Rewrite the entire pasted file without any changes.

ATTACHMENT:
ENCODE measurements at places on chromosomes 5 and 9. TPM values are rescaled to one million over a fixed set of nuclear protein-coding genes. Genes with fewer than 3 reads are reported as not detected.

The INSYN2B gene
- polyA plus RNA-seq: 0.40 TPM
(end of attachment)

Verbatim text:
ENCODE measurements at places on chromosomes 5 and 9. TPM values are rescaled to one million over a fixed set of nuclear protein-coding genes. Genes with fewer than 3 reads are reported as not detected.

The INSYN2B gene
- polyA plus RNA-seq: 0.40 TPM